Posts tagged as: oil


Thursday, March 15, 2007


White House seeks to cut geothermal research funds

‘The Bush administration wants to eliminate federal support for geothermal power just as many U.S. states are looking to cut greenhouse gas emissions and raise renewable power output.

The move has angered scientists who say there is enough hot water underground to meet all U.S. electricity needs without greenhouse gas emissions.

“The Department of Energy has not requested funds for geothermal research in our fiscal-year 2008 budget,” said Christina Kielich, a spokeswoman for the Department of Energy. “Geothermal is a mature technology. Our focus is on breakthrough energy research and development.”‘

Tuesday, March 13, 2007


Halliburton to Move Headquarters to Dubai

‘Halliburton, the big energy services company, said today that it would open a corporate headquarters in the United Arab Emirates city of Dubai and move its chairman and chief executive, David J. Lesar, there.

The company will maintain its existing corporate office here as well as its incorporation in the United States. [..]

The announcement about the Dubai move, which Halliburton made at a regional energy conference in Bahrain, comes at a time when the company is being investigated by the Justice Department and the Securities and Exchange Commission for allegations of improper dealings in Iraq, Kuwait and Nigeria. Halliburton has also paid out billions in settlements in asbestos litigation.’


Sunday, March 11, 2007


Draft of international climate report warns of drought, starvation, disease in coming decades

‘”Changes in climate are now affecting physical and biological systems on every continent,” the report says, in marked contrast to a 2001 report by the same international group that said the effects of global warming were coming. But that report only mentioned scattered regional effects.

“Things are happening and happening faster than we expected,” said Patricia Romero Lankao of the National Center for Atmospheric Research in Boulder, Colo., one of the many co-authors of the new report. [..]

The hardest-hit continents are likely to be Africa and Asia, with major harm also coming to small islands and some aspects of ecosystems near the poles. North America, Europe and Australia are predicted to suffer the fewest of the harmful effects.’

Tuesday, February 27, 2007


Land of the all-night gas line

‘To cut down on costly imports of petroleum, of which Myanmar does not have much, its ruling generals want every vehicle in the country to run on natural gas, of which it has plenty.

Since 2005, the junta has managed to get around 11,000 taxis and buses in Yangon [..] to convert to compressed natural gas (CNG).

Unfortunately, during this time it has installed only 20 filling stations for a city of 5 million people.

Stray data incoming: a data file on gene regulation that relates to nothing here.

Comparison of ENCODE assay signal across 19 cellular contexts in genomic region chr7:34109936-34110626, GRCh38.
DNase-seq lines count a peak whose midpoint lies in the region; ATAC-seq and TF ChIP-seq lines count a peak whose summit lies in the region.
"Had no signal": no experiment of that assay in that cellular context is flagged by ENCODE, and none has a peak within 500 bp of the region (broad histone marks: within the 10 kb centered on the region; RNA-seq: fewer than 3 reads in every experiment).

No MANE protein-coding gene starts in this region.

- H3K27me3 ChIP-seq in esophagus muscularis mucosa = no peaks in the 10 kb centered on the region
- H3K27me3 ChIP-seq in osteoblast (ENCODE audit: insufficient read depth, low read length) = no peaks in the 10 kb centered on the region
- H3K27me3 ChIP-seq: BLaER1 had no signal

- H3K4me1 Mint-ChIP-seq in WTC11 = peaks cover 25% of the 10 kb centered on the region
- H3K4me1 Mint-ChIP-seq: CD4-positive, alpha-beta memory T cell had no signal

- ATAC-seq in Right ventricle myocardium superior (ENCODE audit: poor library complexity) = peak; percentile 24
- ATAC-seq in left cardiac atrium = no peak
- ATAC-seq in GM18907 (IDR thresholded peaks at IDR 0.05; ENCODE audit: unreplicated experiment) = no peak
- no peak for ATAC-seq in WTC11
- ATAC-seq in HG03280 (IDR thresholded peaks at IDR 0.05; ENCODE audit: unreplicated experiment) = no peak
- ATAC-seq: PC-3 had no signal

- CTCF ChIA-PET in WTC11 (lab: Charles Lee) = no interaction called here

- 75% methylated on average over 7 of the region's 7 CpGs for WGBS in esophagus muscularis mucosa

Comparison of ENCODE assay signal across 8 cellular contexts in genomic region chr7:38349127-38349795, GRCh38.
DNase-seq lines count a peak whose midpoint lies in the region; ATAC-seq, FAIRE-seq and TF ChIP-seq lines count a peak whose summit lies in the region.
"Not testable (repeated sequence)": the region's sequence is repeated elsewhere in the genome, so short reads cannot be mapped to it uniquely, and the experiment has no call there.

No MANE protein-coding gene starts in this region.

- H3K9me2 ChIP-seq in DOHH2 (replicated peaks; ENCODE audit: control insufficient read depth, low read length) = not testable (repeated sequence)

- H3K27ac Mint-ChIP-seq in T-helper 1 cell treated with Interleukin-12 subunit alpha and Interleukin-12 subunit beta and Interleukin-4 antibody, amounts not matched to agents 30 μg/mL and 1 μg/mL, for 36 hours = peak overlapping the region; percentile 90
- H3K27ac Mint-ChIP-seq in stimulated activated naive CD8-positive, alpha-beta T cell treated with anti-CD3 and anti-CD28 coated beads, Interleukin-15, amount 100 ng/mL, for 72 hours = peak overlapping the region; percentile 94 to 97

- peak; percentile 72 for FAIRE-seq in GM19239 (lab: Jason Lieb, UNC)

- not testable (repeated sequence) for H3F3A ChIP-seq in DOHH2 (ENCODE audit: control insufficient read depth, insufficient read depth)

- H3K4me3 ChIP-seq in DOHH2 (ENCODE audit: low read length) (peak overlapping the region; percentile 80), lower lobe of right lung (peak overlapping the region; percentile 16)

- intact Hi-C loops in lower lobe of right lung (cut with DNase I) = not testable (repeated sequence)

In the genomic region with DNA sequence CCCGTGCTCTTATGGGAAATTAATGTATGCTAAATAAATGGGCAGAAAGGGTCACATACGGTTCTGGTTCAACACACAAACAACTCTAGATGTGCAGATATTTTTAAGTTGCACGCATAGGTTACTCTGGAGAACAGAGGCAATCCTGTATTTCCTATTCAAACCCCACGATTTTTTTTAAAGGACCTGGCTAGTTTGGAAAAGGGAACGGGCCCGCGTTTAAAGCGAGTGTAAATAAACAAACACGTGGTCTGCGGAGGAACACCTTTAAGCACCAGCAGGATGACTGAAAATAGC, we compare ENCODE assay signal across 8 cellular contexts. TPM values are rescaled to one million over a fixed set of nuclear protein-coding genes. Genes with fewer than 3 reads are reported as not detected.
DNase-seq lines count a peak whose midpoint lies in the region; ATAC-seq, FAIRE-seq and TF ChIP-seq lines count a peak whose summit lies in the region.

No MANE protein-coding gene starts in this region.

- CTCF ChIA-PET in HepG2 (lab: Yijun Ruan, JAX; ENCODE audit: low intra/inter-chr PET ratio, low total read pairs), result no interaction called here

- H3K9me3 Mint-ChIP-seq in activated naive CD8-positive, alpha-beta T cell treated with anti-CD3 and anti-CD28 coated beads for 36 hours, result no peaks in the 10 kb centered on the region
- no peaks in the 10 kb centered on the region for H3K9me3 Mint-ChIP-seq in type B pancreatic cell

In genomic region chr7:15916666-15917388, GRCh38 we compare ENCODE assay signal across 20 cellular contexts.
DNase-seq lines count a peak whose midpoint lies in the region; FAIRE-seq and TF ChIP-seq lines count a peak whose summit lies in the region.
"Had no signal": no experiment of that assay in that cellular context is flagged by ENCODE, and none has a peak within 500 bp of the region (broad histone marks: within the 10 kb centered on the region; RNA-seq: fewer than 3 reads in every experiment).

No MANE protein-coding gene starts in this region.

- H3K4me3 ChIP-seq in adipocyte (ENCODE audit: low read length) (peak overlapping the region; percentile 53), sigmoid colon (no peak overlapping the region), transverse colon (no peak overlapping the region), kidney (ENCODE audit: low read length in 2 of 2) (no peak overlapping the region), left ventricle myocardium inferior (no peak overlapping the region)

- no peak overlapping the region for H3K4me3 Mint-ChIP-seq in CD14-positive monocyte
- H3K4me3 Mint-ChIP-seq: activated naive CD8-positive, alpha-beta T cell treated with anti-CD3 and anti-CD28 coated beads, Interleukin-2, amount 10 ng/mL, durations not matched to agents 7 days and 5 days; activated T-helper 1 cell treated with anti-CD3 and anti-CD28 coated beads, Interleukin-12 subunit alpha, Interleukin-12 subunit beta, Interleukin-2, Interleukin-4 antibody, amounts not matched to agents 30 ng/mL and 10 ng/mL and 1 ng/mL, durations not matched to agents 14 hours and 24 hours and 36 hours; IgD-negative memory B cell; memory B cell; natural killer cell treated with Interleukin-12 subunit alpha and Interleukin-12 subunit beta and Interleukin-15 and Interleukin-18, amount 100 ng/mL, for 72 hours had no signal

More unfortunately, the CNG pumps they have installed are so archaic they can take 30 minutes to fill up one vehicle.

Even more unfortunately, every time a power blackout strikes — which is at least once a day — the pumps grind to a halt.’


Saturday, February 3, 2007


Indonesia plans new tactic to curb massive mud flow

‘Indonesia will drop hundreds of concrete balls into a mud volcano in a bid to brake the flow of hot liquid that has displaced more than 10,000 people and inundated entire villages in Java, an official said on Friday.

The torrent of hot mud has been flowing since an oil drilling accident in May in Sidoarjo, an industrial suburb of East Java’s Surabaya, Indonesia’s second-largest city.

Numerous attempts to cap or curb the flow since it started have failed.

But now the government plans to try concrete balls linked by metal chains.’

Followup to Poisonous mud wreaks havoc on Java.


Thursday, February 1, 2007


‘Terror-Free’ Gas May Be Coming to a Street Near You

‘How far would you drive for a gallon of “terror-free” gas?

Consumers in Omaha, Neb., will be able to answer that question soon as the nation’s first “terror-free” gas station is scheduled to open there Thursday. [..]

The Terror-Free Oil Initiative, a group that says it is dedicated to encouraging Americans to buy gasoline that originates from countries that do not export or finance terrorism, is the driving force behind the idea.’

Greased, naked student disrupts lunch

`A high school lunch period was disrupted Monday by a greased, naked student who ran around screaming and flailing his arms until police twice used a stun gun on him, authorities said.

Taylor Killian, 18, had rubbed his body with grapeseed oil to keep from being caught, and got up after the first time he was shocked to continue running toward a group of frightened students huddled in a corner at Westerville North High School, Lt. Jeff Gaylor said.

“That prank went a little farther than he intended, I guess,” Gaylor said. [..]

Police said that an administrator ordered Killian to stop, but that the student made a sexual gesture and kept running.

Killian is in jail and charged with inducing panic, public indecency, resisting arrest and disorderly conduct.’


Thursday, January 25, 2007


Saudis waging an oil war on Iran?

`Oil traders and others believe that the Saudi decision to let the price of oil tumble has more to do with Iran than economics.

Their belief has been reinforced in recent days as the Saudi oil minister has steadfastly refused calls for a special meeting of OPEC and announced that the nation is going to increase its production, which will send the price down even farther.

Saudi Oil Minister Ibrahim al-Naimi even said during a recent trip to India that oil prices are headed in the “right direction.”

Not for the Iranians.’

Thursday, January 11, 2007


The Top Ten Stories You Missed in 2006

`You saw the stories that dominated the headlines in 2006: the war in Iraq, North Korea’s nuclear tests, and the U.S. midterm elections. But what about the news that remained under the radar? From the Bush administration’s post-Katrina power grab to a growing arms race in Latin America to the new hackable passports, FP delivers the Top Ten Stories You Missed in 2006.’

Tuesday, January 9, 2007


Dark cloud over good works of Gates Foundation

`But polio is not the only threat Justice faces. Almost since birth, he has had respiratory trouble. His neighbors call it “the cough.” People blame fumes and soot spewing from flames that tower 300 feet into the air over a nearby oil plant. It is owned by the Italian petroleum giant Eni, whose investors include the Bill & Melinda Gates Foundation. [..]